Library filed under Noise from Michigan
While the report says published evidence directly linking noise from wind turbines to adverse health effects is based on studies of airport and road traffic noise, "there is no reason to suspect wind turbine noise will have less of a harmful effect than noise from road traffic or airplanes," Rosenman said.
County officials began reviewing their relatively new wind ordinance after Lake Effect Energy Corporation proposed a 120-foot, 20 kilowatt wind turbine in Cross Village that failed to meet the county's required 30 decibel limit -- though average sound output for the wind turbine would be just shy of the allowable limit at 26.04 decibels.
At least two members of the Planning Commission responsible for addressing a number of complaints about noise have contracts to install turbines on their own property. This situation prompted a suit by residents impacted by noise from the turbines. Duration: 3 minutes 7 seconds
Monterey resident Nathan Steffen, who has a master's degree in industrial health from the University of Michigan and has supervised sound testing professionally, played the sound of a turbine and used a sound decibel meter to match the 45-decibel limit. "I'm just here to give the planning commission a reference point of what the difference in the sound level is," Steffen said. "We're simulating exactly what (they) have in the ordinance."
Monterey Township planning commission members hoped to quell the storm of protest to its wind energy ordinance by proposing several new amendments Tuesday, March 11. ...Amendments included a 45-decibel sound limit from each turbine at "non-associated" dwellings, which are houses that have not contractually agreed to host a turbine on their property, and a 50-decibel limit on non-associated property lines.
There was no dead air in the packed Huron County Circuit Court Room Wednesday as local residents and officials heard a presentation regarding findings from the Michigan Wind I noise study. During the Huron County Planning Commission's Feb. 3 meeting, John Deere Wind Energy officials presented the findings from the sound study, which found while the majority of the Michigan Wind I development near Ubly is in compliance, three sites measured exceeded the noise limit set in the county's wind ordinance by 1 decibel.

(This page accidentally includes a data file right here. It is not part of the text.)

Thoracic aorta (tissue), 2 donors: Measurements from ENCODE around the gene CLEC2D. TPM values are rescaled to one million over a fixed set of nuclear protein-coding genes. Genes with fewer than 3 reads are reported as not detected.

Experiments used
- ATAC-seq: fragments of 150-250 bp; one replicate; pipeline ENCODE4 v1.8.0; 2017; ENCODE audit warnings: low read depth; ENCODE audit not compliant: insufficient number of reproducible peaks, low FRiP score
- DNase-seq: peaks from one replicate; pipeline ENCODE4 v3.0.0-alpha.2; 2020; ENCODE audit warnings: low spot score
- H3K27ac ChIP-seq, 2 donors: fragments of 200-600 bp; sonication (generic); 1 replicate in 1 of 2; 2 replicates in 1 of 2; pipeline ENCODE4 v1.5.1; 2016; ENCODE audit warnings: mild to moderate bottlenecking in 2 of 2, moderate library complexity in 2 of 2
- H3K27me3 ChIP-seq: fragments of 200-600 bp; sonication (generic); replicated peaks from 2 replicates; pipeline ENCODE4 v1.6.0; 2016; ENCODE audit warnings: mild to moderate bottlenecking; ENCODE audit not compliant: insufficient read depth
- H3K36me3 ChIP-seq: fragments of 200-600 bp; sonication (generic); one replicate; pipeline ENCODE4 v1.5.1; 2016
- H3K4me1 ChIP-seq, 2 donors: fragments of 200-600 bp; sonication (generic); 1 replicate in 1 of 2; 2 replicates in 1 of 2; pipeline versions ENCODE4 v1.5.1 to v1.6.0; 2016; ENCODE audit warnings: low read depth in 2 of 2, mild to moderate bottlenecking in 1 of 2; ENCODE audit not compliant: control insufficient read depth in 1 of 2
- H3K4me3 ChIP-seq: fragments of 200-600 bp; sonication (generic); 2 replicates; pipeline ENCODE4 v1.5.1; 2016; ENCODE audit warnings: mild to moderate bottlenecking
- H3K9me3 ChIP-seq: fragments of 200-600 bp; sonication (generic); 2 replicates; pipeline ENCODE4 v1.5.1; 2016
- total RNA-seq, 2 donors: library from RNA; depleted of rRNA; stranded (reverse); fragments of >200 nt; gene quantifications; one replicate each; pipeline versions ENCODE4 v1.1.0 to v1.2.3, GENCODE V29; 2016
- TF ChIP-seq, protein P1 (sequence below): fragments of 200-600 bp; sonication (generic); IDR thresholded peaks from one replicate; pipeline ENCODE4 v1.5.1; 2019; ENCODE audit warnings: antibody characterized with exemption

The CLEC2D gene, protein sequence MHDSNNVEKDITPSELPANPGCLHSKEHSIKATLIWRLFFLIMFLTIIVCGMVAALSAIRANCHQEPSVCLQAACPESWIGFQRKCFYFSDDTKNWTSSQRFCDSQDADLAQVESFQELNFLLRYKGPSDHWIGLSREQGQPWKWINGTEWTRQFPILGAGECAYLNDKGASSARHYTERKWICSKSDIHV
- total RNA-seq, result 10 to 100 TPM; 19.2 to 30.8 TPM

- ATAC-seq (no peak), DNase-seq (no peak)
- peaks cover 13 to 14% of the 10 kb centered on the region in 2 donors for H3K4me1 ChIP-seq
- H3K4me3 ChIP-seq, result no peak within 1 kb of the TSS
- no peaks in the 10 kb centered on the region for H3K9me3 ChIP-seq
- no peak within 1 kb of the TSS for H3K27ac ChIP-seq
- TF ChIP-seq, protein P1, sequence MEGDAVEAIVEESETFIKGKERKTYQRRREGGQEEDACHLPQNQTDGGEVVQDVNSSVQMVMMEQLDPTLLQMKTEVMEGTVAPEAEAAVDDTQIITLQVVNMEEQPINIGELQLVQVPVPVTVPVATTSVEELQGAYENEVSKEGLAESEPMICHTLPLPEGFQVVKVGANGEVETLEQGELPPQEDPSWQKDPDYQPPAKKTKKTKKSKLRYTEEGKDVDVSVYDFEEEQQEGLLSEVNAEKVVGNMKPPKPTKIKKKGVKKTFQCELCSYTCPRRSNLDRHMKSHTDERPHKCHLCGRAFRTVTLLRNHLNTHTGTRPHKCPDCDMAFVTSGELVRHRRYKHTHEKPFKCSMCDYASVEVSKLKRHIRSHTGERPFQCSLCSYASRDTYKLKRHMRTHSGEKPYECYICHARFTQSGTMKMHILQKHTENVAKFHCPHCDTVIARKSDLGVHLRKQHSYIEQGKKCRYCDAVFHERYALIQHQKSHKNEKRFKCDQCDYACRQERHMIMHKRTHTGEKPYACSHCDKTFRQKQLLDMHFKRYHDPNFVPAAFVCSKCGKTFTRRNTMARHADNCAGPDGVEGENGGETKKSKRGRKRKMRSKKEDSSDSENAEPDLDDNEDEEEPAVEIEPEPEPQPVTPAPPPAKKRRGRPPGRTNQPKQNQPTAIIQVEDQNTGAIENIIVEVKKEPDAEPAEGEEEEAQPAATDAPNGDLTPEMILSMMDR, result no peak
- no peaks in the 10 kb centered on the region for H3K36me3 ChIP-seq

It's time for our representatives, both state and federal, to take a serious look at the possible health effects of wind turbines. It's possible reported problems are psychological, but we will not know conclusively until a reliable test is available. Yes, this will cost a lot of money, but it will be nothing compared to the price we will pay if we erect hundreds of turbines in the Upper Thumb and then find proof of a problem.
John Deere officials on Wednesday reported that while a sound study conducted last fall found the majority of the Michigan Wind I development near Ubly is in compliance, three sites exceeded the noise limit set in the county's wind ordinance by 1 decibel. ...John Deere Wind Energy Vice President David A. Drescher said he was surprised by the findings that showed three sites were 1 decibel above the county's 50 decibel limit.
This letter, prepared by acoustics expert Malcolm Swinbanks, addresses three separate issues relating to wind turbines. First, an unresolved issue relating to low-frequency sound generation by wind-turbines. Second, further well-established characteristics of low-frequency noise. Third, the present status of permitted noise levels and setbacks. An excerpt of this letter is provided below. The full letter, as submitted to the State of Michigan, can be accessed by clicking on the link(s) at the bottom of this page.
A public hearing held Monday served as the forum for a variety of interests, as local government officials, wind developers and residents gave input on the effect of wind turbine setback requirements and noise limitations on wind energy development. ...A majority of the residents who spoke Monday were opposed to wind energy development in their area, citing concerns that turbines sited too close to homes will cause health problems, declining property values, a loss of scenic value and wildlife, and other detrimental effects to the environment.